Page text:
Esophageal dysmotility including features of achalasia may develop because of bariatric surgery. However, the prevalence of these complications is unknown. We sought to define the prevalence of dysphagia and major esophageal motility disorders including achalasia after bariatric surgery through a large retrospective database review.
Patients with a history of laparoscopic sleeve gastrectomy or Roux-en-Y gastric bypass who underwent a diagnostic high-resolution impedance manometry (HRIM) either before or after bariatric surgery across 3 large tertiary referral sites from June 2012 through February 2019 were identified from a procedural database. HRIM studies were interpreted per the Chicago classification v3.0 by a blinded investigator (K.R.). Demographic/clinical features were collected. In addition, patients who underwent bariatric surgery from January 2014 to April 2015 were contacted and administered a validated symptom assessment survey to gauge the overall prevalence of dysphagia in a postbariatric population.
A total of 137 patients were identified, including 97 who underwent HRIM after bariatric surgery (laparoscopic sleeve gastrectomy [n = 39, 40.1%]; Roux-en-Y gastric bypass [n = 58, 59.8%]) at a median of 5.84 years (interquartile range 2.1–12.5) postoperatively and 40 preoperative bariatric surgery candidates with medically complicated obesity. A manometric pattern consistent with achalasia was identified in 7 (7.2%) postsurgical patients compared with none in the preoperative group (P = 0.08). We further identified a separate achalasia-like pattern defined by aperistalsis and increased intragastric pressure (postobesity surgery esophageal dysfunction [POSED]) in 5 (5.2%) postsurgical patients vs none found preoperatively (P = 0.14). Achalasia or POSED was associated with postbariatric surgery (12.4% vs 0%, P = 0.02). Increasing time since surgery was independently associated with the development of achalasia (median 12.5 vs 5.8 years, P = 0.02), POSED (median 15.0 vs 5.8 years, P = 0.02) and major motility disorders (6.6 vs 4.9 years, P = 0.01). Furthermore, among 271 postbariatric surgery patients contacted for symptom assessment via survey, the prevalence of dysphagia was 13.7% at a mean 3.9 years after surgery.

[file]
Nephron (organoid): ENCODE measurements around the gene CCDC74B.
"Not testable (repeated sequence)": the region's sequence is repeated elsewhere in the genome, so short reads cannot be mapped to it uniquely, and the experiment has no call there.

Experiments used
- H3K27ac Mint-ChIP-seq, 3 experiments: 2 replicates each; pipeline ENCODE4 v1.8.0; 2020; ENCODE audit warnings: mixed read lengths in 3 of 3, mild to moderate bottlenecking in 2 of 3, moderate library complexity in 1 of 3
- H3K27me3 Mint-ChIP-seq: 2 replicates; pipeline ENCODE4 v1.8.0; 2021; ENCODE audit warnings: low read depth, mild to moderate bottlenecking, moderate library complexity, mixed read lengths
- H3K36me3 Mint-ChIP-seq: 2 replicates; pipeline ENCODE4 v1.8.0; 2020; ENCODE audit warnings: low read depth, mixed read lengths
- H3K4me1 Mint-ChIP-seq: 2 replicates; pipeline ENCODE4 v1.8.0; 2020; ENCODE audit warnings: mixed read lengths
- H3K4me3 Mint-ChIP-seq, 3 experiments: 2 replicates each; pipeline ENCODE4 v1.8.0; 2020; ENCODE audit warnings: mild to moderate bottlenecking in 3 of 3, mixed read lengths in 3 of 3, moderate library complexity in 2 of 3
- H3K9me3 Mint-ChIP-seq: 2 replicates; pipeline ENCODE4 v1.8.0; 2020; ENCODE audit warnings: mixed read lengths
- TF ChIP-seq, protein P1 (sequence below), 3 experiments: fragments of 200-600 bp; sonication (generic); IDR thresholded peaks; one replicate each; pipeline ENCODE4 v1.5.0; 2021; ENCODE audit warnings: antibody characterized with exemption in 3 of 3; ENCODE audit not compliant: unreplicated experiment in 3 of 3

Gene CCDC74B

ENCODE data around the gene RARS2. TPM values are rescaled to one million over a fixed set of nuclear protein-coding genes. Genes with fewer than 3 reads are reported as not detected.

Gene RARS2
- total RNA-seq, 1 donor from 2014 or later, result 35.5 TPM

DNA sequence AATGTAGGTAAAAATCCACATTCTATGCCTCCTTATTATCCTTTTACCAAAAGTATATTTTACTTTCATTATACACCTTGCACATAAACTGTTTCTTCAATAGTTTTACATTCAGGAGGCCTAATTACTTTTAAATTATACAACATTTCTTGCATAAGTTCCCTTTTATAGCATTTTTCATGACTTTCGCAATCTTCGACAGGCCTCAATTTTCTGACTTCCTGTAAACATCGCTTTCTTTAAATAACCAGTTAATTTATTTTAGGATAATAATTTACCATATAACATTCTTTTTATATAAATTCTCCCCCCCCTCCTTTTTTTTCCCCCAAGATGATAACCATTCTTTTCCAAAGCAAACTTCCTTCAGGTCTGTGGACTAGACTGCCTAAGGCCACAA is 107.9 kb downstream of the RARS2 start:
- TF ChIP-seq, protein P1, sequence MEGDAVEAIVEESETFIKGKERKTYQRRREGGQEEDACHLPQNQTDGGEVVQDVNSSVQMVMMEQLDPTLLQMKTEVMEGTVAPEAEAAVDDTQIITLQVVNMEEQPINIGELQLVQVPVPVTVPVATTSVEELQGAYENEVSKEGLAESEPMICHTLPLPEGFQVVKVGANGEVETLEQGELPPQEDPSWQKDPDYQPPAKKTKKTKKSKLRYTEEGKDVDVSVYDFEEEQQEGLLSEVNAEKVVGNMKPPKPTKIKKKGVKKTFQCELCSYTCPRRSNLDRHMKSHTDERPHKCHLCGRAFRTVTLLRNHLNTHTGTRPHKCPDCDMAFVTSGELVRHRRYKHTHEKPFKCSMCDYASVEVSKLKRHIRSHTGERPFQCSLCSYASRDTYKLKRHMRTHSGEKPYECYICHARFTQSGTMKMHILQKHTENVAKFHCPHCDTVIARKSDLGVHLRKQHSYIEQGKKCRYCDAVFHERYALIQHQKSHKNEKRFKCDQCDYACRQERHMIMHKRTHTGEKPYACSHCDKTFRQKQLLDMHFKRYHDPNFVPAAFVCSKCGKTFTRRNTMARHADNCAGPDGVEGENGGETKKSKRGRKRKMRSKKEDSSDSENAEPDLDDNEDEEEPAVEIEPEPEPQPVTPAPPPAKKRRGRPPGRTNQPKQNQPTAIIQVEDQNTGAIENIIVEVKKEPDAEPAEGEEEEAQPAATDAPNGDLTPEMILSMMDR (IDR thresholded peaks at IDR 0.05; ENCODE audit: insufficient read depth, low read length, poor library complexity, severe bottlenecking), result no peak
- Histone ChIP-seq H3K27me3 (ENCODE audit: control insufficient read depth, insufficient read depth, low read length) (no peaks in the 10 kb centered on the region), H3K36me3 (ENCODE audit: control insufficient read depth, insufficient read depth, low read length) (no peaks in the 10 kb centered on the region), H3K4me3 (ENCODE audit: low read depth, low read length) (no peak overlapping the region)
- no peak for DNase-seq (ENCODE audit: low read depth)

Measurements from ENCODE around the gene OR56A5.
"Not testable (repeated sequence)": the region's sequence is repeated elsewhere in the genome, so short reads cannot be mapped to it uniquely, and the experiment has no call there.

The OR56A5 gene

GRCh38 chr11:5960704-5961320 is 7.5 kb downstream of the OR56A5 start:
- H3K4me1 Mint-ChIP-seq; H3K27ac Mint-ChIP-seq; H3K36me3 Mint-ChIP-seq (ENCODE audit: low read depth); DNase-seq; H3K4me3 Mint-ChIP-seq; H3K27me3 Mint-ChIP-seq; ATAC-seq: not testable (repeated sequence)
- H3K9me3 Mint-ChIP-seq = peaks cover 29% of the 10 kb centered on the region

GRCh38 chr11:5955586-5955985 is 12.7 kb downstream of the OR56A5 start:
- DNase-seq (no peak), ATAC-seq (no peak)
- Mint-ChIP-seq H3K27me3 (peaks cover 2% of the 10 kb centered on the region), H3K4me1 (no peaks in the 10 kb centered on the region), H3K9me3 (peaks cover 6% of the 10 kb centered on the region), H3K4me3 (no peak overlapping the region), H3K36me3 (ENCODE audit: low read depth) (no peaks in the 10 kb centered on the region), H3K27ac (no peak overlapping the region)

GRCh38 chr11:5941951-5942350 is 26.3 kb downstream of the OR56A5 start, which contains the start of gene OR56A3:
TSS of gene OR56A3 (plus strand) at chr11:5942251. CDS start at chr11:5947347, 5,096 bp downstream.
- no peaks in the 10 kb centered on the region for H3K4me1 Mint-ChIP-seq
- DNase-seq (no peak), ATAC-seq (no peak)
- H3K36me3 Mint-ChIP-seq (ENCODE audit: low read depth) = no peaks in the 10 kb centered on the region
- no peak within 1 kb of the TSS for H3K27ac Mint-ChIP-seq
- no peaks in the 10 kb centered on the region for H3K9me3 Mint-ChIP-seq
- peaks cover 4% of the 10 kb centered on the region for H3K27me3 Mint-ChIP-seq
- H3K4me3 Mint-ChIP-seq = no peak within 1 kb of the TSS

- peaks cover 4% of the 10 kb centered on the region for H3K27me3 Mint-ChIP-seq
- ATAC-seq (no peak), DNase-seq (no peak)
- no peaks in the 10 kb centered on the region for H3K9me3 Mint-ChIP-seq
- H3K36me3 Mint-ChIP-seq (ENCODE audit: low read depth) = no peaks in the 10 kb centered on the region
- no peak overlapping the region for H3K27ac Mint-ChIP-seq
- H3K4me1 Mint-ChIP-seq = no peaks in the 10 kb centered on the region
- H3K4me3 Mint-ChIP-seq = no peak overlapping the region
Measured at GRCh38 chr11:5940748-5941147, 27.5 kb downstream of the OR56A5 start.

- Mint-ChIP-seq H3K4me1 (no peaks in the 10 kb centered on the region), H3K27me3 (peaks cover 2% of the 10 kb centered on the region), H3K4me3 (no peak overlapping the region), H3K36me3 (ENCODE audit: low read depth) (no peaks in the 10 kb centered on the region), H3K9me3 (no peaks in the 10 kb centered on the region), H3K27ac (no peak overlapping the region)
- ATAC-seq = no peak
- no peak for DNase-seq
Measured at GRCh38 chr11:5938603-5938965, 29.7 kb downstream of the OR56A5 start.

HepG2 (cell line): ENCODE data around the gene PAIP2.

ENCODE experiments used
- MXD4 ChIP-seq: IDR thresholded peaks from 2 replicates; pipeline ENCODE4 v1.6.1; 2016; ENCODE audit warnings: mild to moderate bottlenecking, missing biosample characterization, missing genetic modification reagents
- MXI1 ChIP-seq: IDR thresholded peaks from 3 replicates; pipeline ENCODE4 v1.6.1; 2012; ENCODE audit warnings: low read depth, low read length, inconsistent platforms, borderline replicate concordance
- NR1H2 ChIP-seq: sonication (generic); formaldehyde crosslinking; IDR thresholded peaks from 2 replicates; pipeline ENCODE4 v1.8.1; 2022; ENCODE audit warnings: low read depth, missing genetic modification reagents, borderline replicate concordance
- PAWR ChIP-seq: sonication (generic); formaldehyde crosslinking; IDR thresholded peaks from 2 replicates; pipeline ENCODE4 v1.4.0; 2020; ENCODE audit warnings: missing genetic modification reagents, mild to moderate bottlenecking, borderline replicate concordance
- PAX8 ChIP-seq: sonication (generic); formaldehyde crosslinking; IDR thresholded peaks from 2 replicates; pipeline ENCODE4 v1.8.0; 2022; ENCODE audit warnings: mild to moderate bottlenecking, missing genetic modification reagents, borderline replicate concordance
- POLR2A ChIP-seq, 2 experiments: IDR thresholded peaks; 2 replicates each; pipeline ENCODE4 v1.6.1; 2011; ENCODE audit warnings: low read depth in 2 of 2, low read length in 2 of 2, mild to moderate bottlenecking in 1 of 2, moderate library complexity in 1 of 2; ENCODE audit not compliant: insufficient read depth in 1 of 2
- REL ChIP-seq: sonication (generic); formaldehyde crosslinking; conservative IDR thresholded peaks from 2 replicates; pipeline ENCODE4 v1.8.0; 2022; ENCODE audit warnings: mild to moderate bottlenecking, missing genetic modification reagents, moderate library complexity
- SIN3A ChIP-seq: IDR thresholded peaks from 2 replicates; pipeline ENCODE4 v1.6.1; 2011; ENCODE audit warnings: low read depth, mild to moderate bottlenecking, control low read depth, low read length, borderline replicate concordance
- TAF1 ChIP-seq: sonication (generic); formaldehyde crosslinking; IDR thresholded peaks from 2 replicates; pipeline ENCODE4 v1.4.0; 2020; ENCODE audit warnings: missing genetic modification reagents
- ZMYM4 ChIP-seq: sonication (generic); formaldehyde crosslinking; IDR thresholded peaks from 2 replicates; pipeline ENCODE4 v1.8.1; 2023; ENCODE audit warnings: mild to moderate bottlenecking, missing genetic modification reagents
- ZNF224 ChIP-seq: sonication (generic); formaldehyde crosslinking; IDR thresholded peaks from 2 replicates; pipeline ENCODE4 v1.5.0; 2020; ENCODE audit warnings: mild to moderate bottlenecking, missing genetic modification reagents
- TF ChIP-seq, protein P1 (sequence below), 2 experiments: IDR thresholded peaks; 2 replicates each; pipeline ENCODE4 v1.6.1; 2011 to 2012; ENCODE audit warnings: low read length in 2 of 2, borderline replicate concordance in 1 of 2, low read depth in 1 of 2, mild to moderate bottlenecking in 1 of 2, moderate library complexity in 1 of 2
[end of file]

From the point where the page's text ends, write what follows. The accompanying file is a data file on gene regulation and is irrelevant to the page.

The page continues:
Postoperative dysphagia is a common long-term complication of bariatric surgery. This is potentially the consequence of a time-dependent association with the development of postoperative esophageal dysmotility, particularly achalasia and POSED. Consequently, esophageal dysmotility may be an important under-recognized complication of bariatric surgery.